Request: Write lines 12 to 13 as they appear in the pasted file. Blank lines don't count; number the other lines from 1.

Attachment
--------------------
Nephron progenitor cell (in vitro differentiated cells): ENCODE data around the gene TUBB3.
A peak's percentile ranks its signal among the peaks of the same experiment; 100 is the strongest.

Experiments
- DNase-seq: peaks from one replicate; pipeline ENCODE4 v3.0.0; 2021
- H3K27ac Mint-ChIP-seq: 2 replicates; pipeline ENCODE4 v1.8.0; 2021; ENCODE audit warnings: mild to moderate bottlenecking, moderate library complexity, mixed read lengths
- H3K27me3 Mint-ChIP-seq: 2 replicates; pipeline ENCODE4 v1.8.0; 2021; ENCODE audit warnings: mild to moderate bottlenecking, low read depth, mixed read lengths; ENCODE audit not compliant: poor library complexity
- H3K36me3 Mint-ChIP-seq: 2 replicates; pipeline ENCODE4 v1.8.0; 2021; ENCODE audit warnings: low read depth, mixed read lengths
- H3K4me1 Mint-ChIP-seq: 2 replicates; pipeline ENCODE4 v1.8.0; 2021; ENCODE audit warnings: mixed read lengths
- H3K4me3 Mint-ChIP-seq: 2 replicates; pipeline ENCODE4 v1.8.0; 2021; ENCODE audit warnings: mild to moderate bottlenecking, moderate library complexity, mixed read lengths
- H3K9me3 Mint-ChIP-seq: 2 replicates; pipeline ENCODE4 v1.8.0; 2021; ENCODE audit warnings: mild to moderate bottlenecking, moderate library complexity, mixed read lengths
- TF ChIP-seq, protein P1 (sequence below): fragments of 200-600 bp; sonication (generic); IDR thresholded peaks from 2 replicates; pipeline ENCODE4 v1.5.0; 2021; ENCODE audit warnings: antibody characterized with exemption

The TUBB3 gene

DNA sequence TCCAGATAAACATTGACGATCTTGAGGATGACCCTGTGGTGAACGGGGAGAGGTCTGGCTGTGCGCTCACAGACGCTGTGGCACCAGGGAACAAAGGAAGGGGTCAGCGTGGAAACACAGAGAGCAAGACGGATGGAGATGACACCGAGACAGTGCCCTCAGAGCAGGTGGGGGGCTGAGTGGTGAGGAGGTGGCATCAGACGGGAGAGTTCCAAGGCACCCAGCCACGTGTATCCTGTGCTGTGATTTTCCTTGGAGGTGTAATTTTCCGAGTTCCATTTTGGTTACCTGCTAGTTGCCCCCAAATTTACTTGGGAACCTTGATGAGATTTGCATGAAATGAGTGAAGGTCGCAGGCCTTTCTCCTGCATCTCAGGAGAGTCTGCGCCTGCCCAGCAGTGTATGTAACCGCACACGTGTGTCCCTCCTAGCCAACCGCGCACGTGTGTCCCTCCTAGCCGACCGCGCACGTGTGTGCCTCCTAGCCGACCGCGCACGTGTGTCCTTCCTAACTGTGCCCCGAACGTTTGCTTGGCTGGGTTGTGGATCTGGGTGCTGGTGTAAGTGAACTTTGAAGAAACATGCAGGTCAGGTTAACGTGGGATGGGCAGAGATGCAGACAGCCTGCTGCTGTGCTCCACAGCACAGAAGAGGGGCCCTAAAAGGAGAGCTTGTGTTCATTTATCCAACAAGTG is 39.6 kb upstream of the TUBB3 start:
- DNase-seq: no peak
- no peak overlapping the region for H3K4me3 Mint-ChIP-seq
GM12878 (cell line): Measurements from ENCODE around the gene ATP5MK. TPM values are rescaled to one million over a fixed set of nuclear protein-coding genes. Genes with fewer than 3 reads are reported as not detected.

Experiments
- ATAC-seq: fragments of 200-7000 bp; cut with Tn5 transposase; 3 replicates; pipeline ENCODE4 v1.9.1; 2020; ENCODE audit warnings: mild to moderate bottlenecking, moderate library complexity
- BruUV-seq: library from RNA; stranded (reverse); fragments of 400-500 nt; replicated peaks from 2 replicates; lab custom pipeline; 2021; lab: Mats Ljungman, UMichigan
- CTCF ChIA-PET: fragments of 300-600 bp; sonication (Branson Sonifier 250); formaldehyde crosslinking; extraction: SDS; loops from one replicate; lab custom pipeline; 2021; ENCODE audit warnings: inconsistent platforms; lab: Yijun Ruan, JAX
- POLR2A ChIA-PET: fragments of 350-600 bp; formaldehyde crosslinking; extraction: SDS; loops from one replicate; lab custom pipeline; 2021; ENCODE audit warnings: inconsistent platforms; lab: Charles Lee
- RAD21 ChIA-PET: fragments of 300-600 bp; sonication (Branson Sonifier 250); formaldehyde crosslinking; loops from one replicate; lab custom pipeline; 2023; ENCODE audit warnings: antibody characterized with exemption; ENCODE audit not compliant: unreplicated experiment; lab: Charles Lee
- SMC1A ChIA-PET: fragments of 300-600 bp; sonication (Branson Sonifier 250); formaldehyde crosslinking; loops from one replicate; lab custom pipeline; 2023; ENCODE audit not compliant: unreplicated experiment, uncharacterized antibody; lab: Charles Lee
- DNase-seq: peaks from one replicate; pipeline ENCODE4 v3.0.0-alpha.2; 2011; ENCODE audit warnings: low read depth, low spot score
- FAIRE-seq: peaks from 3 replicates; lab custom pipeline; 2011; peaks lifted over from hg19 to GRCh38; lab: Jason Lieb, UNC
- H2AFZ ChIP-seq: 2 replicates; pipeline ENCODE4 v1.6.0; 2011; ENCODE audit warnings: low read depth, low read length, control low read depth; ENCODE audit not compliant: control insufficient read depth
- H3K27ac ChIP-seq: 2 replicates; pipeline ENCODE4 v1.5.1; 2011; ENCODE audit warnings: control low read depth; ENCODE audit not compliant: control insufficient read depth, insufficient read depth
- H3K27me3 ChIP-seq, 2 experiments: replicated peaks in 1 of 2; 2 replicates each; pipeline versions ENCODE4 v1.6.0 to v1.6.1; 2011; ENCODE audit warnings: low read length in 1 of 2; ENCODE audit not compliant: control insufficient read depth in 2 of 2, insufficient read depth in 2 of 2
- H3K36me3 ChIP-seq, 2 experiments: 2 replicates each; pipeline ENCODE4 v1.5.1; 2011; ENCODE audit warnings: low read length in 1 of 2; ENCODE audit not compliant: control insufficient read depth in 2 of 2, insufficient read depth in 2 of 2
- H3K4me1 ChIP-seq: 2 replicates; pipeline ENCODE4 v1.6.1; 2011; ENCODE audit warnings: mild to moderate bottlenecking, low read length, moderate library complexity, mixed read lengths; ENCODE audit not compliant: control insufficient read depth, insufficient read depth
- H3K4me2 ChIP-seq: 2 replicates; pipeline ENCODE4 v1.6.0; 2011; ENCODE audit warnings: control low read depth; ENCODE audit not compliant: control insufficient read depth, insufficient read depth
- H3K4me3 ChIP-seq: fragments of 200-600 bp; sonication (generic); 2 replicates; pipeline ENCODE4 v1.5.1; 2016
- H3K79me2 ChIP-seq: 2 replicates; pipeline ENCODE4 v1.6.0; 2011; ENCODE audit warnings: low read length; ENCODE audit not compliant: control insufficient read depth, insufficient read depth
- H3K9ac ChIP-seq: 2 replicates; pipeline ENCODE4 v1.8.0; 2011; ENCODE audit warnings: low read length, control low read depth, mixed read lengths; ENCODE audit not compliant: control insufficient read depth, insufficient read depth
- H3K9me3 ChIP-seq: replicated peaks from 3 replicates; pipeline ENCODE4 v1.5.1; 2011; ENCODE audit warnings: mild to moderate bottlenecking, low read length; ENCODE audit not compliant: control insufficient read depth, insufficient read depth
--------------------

The TUBB3 gene

DNA sequence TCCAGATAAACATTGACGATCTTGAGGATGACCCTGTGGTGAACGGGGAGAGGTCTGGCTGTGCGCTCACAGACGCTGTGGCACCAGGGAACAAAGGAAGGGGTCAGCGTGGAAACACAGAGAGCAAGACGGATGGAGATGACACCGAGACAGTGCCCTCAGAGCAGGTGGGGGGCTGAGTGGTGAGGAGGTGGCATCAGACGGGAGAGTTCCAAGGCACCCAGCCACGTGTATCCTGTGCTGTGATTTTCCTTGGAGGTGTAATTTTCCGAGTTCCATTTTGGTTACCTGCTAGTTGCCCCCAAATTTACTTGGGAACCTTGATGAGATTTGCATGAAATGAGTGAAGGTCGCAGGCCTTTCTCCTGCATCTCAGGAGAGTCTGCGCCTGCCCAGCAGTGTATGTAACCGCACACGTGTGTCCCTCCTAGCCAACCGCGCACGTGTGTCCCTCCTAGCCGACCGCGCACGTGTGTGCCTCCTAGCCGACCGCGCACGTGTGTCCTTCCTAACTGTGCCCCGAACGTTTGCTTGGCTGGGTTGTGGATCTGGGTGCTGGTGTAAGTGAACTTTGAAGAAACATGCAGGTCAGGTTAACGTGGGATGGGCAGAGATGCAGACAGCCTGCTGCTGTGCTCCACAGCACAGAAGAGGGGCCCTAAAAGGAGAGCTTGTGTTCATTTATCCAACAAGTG is 39.6 kb upstream of the TUBB3 start: